By the time firefighters arrived, the fire had leveled the two-story home and melted a plastic shed. Two cats died in the fire, which was reported just after 1 p.m. The Empeys spent Thursday night at a neighbor's house.
Johnson said the cause of the fire is being investigated by the state Fire Marshal's Office.
Fire crews remained on the scene until 6:30 p.m.
Woman gets 3-month term in dog-mauls-infant case
A woman who authorities say was passed out drunk when the family dog mauled her infant daughter to death has been sentenced to three months in jail.
Katrina Mitchell of Frankfort was sentenced Wednesday in Waldo Country Superior Court after pleading no contest in December to endangering the welfare of a child.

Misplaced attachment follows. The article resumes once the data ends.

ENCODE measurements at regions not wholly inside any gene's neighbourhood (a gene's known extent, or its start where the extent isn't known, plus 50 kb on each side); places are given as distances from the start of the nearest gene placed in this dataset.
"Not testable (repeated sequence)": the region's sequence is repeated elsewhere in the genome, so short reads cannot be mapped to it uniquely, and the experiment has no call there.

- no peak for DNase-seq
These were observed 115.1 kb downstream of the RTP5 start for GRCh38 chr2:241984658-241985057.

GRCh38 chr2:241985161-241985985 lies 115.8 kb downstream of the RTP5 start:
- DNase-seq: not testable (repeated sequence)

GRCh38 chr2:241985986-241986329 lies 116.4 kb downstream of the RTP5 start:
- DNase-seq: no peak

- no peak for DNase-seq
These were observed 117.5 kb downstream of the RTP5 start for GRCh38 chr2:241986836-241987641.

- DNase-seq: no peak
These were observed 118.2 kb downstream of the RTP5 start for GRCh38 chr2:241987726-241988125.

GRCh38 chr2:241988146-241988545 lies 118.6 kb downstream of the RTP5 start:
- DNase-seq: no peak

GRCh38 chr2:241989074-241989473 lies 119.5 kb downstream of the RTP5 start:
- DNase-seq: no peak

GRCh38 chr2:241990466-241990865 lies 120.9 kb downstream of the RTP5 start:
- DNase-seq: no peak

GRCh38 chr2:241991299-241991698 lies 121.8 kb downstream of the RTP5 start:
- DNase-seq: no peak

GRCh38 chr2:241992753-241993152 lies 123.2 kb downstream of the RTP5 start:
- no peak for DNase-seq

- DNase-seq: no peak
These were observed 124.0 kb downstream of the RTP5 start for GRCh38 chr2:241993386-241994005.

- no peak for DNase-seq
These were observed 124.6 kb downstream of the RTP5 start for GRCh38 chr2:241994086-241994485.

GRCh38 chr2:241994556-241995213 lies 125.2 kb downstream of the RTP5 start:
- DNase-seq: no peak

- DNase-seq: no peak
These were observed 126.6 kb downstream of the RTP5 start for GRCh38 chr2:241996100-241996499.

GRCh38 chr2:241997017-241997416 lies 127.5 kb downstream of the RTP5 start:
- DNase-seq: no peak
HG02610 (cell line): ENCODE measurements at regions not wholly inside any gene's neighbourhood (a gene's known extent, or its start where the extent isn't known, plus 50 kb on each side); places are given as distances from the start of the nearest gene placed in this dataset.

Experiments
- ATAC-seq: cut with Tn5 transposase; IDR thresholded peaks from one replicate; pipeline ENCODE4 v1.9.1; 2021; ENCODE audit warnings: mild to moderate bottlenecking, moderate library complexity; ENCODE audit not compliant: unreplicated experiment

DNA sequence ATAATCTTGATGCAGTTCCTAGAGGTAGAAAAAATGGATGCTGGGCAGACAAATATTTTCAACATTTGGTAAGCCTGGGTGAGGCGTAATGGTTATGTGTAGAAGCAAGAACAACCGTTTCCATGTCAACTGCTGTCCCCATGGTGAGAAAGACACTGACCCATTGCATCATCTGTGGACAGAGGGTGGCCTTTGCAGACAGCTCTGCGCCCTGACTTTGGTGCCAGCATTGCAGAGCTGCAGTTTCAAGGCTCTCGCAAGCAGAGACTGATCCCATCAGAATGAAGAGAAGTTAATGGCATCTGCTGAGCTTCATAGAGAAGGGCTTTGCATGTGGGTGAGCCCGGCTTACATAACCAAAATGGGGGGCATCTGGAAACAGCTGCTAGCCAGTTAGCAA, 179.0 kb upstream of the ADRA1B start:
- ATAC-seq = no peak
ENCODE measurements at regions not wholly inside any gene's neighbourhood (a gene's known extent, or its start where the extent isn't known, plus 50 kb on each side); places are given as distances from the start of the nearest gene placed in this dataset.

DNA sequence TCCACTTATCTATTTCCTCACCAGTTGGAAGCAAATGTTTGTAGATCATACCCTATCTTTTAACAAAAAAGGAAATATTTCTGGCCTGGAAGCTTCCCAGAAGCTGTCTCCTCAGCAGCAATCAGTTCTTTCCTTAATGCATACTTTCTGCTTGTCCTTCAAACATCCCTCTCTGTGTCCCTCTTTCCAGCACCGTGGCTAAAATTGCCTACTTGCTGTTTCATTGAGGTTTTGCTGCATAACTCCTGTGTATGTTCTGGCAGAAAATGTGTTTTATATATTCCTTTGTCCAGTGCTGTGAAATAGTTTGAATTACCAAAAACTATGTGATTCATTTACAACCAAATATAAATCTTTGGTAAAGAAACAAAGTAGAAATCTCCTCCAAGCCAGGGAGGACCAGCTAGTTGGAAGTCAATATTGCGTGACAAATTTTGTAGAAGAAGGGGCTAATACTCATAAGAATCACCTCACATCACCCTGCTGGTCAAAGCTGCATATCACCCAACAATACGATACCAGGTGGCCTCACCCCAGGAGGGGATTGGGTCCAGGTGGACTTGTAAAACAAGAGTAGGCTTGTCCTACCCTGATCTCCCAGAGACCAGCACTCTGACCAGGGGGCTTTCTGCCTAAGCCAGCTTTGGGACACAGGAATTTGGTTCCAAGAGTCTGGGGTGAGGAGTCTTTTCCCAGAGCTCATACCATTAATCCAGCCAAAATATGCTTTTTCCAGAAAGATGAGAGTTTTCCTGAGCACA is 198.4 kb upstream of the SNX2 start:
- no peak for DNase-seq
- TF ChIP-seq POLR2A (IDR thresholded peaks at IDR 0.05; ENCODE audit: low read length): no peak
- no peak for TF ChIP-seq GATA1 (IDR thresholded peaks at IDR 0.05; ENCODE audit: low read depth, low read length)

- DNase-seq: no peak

Authorities say 7-month-old Annabelle Mitchell was fatally mauled by the family's Rottweiler in April 2011 while Mitchell, 31, was drunk and passed out on a couch. The baby's father was not home. The dog was euthanized.
WABI-TV reported that Mitchell's lawyer said it was in the best interests of his client to get the case wrapped up. She was also sentenced to a year of probation and ordered to undergo substance abuse counseling.
Inmates, woman charged with drug-smuggling plot
The Maine Department of Corrections says two inmates and the mother of one of them are facing charges in an alleged plot to smuggle prescription drugs into three prisons.
Officials say Karen Lane of Orono was charged with drug trafficking for allegedly selling her suboxone, used to treat opiate addiction, to inmates and mailing the drugs to inmates' family members and friends so they could smuggle them into the prisons.
Associate Commissioner Jody Breton said the plot involved the Maine State Prison in Warren, the Maine Correctional Center in Windham and the Charleston Correctional Facility in Charleston.